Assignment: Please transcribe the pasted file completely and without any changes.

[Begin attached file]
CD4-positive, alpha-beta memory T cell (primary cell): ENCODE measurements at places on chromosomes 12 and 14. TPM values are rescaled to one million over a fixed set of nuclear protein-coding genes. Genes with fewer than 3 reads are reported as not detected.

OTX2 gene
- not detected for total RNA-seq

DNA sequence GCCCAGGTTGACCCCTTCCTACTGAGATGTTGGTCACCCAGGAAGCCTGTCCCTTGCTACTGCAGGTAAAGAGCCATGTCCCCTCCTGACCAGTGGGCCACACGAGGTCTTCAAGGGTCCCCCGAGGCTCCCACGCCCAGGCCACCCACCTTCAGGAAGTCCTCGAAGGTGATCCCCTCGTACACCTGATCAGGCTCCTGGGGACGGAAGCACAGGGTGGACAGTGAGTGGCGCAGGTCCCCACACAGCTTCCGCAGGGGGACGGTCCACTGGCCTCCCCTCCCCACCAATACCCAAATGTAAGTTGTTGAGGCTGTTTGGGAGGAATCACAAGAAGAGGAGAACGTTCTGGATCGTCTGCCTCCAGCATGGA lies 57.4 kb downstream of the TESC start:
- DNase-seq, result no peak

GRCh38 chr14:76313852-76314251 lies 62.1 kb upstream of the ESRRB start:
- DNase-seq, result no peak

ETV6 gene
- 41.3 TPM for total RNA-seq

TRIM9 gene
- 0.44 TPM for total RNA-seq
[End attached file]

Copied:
CD4-positive, alpha-beta memory T cell (primary cell): ENCODE measurements at places on chromosomes 12 and 14. TPM values are rescaled to one million over a fixed set of nuclear protein-coding genes. Genes with fewer than 3 reads are reported as not detected.

OTX2 gene
- not detected for total RNA-seq

DNA sequence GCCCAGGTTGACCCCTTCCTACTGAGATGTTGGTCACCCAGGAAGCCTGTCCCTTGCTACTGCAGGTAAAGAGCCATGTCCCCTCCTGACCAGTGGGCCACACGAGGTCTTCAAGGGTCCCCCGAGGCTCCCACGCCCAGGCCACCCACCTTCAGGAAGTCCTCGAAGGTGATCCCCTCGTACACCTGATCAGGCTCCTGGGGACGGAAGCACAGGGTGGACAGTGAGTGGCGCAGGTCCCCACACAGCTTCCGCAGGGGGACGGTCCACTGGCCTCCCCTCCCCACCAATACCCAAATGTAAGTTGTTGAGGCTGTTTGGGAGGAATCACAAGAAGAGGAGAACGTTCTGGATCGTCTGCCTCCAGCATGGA lies 57.4 kb downstream of the TESC start:
- DNase-seq, result no peak

GRCh38 chr14:76313852-76314251 lies 62.1 kb upstream of the ESRRB start:
- DNase-seq, result no peak

ETV6 gene
- 41.3 TPM for total RNA-seq

TRIM9 gene
- 0.44 TPM for total RNA-seq